Ever since my 2022 planner arrived in the mail, my mind keeps wandering back to December 2019. Specifically, I have been thinking about my last day in the office before the holiday shutdown. It’s still strange to think about how quickly everything changed.
I can’t recall the first time I heard of SARS-CoV-2, but I remember wondering (and perhaps naively hoping) that this novel coronavirus would be quickly contained so I could go back to my regularly scheduled life. We all know how that went.
Still, I was surprised to find a story in EHS Today from June 2020 that people were already thinking life would never go back to normal. According to a survey from the University of Phoenix, 86% of Americans were “concerned” about the outcome of the pandemic on their everyday lives.
Even so, I doubt many people would’ve been able to predict how things would unfold.
The U.S. has seen five waves of the pandemic. As of publication, there have been more than 50 million cases reported and 802,000 deaths in the U.S., the most of any country worldwide. COVID-19 is once again on the rise, still fueled by the delta variant, but the omicron variant is close behind.
Experts continue to update their models and forecasts as new information is available, but it’s difficult—if not impossible—to predict what will come next.
“Every morning, I scrape five inches of mud off my crystal ball,” said Michael T. Osterholm, director of the Center for Infectious Disease Research and Policy at the University of Minnesota, to The New York Times. “Any effort to predict a future course beyond 30 days relies on pixie dust for its basis.”
At some point, though, the World Health Organization (WHO) will downgrade its rating from pandemic to endemic. We won’t know how that will change our everyday lives, though. It’s possible we may live somewhere or work for an organization that requires us to continue or resume COVID-19 measures if there’s an outbreak.
“Pandemics are messy in how they end, and the ending is sort of arbitrary,” said Steven Taylor, professor and clinical psychologist at the University of British Columbia, Canada, and author of The Psychology of Pandemic, to the BBC. “The WHO will announce one day that we’re entering a post-pandemic period, but what does that mean? The coronavirus is still around, infecting and killing people, but the rates are low enough that it’s OK to open up the economy.”
Experts say the longer the pandemic draws on, the less likely it seems we can eliminate COVID-19. Instead, we must collectively learn how to live with the virus. That also means learning to live with the loss, trauma, grief and other physical and mental difficulties brought on by COVID-19.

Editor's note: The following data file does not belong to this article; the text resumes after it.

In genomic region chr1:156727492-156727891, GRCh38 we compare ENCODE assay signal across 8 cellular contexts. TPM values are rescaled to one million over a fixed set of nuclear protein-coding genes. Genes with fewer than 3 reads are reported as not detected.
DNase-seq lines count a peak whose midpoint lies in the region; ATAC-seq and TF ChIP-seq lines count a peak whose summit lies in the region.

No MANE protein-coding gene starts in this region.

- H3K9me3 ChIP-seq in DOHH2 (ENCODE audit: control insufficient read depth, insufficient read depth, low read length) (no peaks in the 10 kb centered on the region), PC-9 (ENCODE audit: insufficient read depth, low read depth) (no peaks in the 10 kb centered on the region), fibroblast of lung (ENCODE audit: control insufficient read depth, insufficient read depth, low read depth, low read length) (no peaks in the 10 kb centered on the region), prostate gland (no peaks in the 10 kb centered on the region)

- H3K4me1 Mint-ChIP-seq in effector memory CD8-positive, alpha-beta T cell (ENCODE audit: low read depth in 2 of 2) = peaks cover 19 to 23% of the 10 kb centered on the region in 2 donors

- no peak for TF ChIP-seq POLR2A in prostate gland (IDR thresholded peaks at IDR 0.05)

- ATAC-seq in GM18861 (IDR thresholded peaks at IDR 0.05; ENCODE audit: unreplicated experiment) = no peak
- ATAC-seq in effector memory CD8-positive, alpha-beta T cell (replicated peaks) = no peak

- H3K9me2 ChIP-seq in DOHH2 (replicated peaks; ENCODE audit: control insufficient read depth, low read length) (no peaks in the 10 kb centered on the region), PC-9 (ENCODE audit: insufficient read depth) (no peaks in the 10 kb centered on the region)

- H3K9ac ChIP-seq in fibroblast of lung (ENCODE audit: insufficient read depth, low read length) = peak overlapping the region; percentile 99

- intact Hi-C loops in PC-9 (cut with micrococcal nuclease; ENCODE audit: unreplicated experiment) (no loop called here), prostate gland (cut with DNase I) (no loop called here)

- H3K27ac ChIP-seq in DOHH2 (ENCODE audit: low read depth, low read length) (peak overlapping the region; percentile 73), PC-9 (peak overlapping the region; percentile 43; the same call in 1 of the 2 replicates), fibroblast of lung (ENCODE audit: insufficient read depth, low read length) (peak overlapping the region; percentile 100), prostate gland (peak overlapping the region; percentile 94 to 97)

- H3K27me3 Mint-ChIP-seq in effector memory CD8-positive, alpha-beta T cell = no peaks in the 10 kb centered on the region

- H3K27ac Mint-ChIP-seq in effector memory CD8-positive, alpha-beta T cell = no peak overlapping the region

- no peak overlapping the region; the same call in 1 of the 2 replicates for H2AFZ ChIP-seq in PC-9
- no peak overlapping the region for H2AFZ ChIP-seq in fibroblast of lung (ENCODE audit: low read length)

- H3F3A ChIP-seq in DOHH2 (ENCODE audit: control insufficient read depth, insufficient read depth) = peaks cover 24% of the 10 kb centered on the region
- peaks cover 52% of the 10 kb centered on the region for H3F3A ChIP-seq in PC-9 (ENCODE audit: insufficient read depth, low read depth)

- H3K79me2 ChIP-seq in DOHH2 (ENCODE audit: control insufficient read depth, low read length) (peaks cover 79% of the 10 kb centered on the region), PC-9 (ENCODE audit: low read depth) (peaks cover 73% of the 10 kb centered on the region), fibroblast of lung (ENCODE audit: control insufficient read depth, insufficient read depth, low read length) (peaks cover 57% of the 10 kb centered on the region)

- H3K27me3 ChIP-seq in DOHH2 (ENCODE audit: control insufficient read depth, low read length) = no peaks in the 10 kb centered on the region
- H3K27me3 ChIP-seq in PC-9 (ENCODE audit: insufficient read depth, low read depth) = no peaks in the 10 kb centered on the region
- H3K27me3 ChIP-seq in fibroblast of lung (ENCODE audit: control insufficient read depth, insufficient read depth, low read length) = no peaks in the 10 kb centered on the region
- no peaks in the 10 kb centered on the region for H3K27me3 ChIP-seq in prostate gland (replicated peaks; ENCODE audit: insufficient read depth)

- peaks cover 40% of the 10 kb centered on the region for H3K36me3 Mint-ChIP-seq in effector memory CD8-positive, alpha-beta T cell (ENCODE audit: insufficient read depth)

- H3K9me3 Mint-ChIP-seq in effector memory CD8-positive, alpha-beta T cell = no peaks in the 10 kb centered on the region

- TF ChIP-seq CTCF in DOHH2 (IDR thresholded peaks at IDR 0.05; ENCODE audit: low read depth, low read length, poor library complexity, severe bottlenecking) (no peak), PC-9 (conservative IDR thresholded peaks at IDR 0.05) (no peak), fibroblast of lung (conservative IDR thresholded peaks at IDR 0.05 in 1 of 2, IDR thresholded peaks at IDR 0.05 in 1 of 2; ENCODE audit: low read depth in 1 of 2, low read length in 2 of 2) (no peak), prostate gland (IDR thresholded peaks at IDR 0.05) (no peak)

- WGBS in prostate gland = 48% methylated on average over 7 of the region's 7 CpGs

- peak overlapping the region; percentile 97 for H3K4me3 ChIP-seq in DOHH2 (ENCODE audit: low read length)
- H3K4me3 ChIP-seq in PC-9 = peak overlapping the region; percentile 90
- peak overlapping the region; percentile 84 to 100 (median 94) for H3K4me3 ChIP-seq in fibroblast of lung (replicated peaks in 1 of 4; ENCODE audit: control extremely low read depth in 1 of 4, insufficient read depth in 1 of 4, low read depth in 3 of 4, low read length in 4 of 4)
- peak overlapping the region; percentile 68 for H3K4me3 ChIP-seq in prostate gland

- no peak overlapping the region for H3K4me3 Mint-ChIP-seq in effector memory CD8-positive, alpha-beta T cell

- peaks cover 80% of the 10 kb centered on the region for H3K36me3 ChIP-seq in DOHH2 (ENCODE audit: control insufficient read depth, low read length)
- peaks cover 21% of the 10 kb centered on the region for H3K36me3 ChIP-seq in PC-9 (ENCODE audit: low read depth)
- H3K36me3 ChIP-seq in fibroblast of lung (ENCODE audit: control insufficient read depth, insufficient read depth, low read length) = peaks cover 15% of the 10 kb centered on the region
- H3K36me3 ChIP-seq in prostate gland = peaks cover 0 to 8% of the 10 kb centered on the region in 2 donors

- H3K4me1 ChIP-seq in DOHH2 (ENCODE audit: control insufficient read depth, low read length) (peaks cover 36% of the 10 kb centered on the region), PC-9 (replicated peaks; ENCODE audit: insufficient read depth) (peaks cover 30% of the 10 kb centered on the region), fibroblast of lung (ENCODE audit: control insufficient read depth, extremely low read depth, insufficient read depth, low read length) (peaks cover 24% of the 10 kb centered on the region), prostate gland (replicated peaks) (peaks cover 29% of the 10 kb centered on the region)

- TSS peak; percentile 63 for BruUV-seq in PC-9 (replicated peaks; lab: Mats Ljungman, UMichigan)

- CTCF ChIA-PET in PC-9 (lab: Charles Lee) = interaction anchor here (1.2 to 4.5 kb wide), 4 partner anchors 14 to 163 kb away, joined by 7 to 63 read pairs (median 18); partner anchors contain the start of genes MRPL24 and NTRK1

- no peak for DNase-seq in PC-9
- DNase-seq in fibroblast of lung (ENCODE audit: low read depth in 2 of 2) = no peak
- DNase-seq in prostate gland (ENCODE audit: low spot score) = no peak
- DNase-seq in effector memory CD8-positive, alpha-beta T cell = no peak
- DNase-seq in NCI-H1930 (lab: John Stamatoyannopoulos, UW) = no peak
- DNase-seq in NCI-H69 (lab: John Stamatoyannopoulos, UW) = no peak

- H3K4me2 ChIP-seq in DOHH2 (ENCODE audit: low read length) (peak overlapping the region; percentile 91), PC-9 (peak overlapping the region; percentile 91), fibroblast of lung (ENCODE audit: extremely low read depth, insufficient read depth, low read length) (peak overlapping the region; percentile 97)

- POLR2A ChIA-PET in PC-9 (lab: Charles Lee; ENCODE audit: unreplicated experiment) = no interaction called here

“We tend to think of pandemics and epidemics as episodic,” said Allan Brandt, a historian of science and medicine at Harvard University, to The New York Times. “But we are living in the COVID-19 era, not the COVID-19 crisis. There will be a lot of changes that are substantial and persistent. We won’t look back and say, ‘That was a terrible time, but it’s over.’ We will be dealing with many of the ramifications of COVID-19 for decades, for decades.”
As an example, the U.S. Centers for Disease Control and Prevention found that more than 42% of people reported symptoms of anxiety or depression, according to a survey by the U.S. Census Bureau in December 2020, up from 11% in 2019. These mental health challenges will persist until situations change for people. They can be assisted by therapy and medication, but those also take time.
“I don’t know that most people have even processed how extraordinary this year was, how extraordinary the demand placed on individuals has been,” said Tess Wilkinson-Ryan, a professor of law and psychology at the University of Pennsylvania to NPR-affiliate WHYY in July 2021. “And so, it seems to me that everybody should get this enormous grace period for trying to figure out what’s OK with them,” Wilkinson-Ryan said.
It’s not possible for me to return to The Before Times. Too much has changed. I’m not the same person I was or the living the life I had in 2019, and that includes working for EHS Today.
COVID-19 has altered my plans, and it’s also shaped how I look at the future. I’ve reassessed priorities, kicked bad habits and formed healthier ones. I’m putting my safety and well-being first more often. I’m being kinder to myself and not putting myself down as much. (I’ve also learned some new bad habits, but I’m working on those.)
And, for the first time in a long while, I am excited about long-term future possibilities. It may not ever be back to normal, but I wouldn’t want to forget the things I’ve experienced during these past two years. Instead, I want to carry them with me to build a different future, a better future. It’s never too late, or too early, to start.